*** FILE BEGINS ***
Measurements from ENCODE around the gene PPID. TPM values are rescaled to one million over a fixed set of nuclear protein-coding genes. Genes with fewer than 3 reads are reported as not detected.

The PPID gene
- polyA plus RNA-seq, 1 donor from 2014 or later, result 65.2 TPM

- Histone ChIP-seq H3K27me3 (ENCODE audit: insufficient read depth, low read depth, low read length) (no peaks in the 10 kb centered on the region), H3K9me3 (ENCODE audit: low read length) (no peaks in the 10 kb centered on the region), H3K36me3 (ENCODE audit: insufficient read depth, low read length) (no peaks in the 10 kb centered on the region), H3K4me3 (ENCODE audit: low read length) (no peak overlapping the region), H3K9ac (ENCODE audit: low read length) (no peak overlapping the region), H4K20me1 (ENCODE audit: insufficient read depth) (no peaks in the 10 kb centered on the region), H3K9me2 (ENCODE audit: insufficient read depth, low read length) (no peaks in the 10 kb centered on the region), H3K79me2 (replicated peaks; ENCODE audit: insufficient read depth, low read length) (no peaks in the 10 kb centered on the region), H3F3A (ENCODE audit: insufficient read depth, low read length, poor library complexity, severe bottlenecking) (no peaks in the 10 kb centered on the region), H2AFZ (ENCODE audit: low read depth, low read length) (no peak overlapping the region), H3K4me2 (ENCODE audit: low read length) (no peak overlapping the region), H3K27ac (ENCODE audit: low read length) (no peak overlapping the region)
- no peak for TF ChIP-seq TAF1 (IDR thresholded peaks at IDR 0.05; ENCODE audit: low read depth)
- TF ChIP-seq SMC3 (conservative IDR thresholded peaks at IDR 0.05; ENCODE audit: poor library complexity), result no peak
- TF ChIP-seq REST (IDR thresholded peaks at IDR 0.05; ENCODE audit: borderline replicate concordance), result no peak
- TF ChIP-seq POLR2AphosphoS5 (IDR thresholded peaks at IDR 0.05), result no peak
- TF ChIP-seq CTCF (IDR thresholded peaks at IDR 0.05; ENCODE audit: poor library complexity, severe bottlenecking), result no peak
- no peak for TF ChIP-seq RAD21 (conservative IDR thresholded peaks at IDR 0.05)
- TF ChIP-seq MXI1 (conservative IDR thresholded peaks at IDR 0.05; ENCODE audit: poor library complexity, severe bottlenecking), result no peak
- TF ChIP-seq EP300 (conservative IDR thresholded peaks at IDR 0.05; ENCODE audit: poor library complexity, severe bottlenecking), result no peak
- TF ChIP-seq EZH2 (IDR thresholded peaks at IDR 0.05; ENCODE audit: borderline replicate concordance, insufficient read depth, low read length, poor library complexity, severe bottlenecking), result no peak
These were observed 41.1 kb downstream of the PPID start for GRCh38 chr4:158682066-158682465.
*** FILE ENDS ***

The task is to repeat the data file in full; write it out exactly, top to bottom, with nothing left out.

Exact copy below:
Measurements from ENCODE around the gene PPID. TPM values are rescaled to one million over a fixed set of nuclear protein-coding genes. Genes with fewer than 3 reads are reported as not detected.

The PPID gene
- polyA plus RNA-seq, 1 donor from 2014 or later, result 65.2 TPM

- Histone ChIP-seq H3K27me3 (ENCODE audit: insufficient read depth, low read depth, low read length) (no peaks in the 10 kb centered on the region), H3K9me3 (ENCODE audit: low read length) (no peaks in the 10 kb centered on the region), H3K36me3 (ENCODE audit: insufficient read depth, low read length) (no peaks in the 10 kb centered on the region), H3K4me3 (ENCODE audit: low read length) (no peak overlapping the region), H3K9ac (ENCODE audit: low read length) (no peak overlapping the region), H4K20me1 (ENCODE audit: insufficient read depth) (no peaks in the 10 kb centered on the region), H3K9me2 (ENCODE audit: insufficient read depth, low read length) (no peaks in the 10 kb centered on the region), H3K79me2 (replicated peaks; ENCODE audit: insufficient read depth, low read length) (no peaks in the 10 kb centered on the region), H3F3A (ENCODE audit: insufficient read depth, low read length, poor library complexity, severe bottlenecking) (no peaks in the 10 kb centered on the region), H2AFZ (ENCODE audit: low read depth, low read length) (no peak overlapping the region), H3K4me2 (ENCODE audit: low read length) (no peak overlapping the region), H3K27ac (ENCODE audit: low read length) (no peak overlapping the region)
- no peak for TF ChIP-seq TAF1 (IDR thresholded peaks at IDR 0.05; ENCODE audit: low read depth)
- TF ChIP-seq SMC3 (conservative IDR thresholded peaks at IDR 0.05; ENCODE audit: poor library complexity), result no peak
- TF ChIP-seq REST (IDR thresholded peaks at IDR 0.05; ENCODE audit: borderline replicate concordance), result no peak
- TF ChIP-seq POLR2AphosphoS5 (IDR thresholded peaks at IDR 0.05), result no peak
- TF ChIP-seq CTCF (IDR thresholded peaks at IDR 0.05; ENCODE audit: poor library complexity, severe bottlenecking), result no peak
- no peak for TF ChIP-seq RAD21 (conservative IDR thresholded peaks at IDR 0.05)
- TF ChIP-seq MXI1 (conservative IDR thresholded peaks at IDR 0.05; ENCODE audit: poor library complexity, severe bottlenecking), result no peak
- TF ChIP-seq EP300 (conservative IDR thresholded peaks at IDR 0.05; ENCODE audit: poor library complexity, severe bottlenecking), result no peak
- TF ChIP-seq EZH2 (IDR thresholded peaks at IDR 0.05; ENCODE audit: borderline replicate concordance, insufficient read depth, low read length, poor library complexity, severe bottlenecking), result no peak
These were observed 41.1 kb downstream of the PPID start for GRCh38 chr4:158682066-158682465.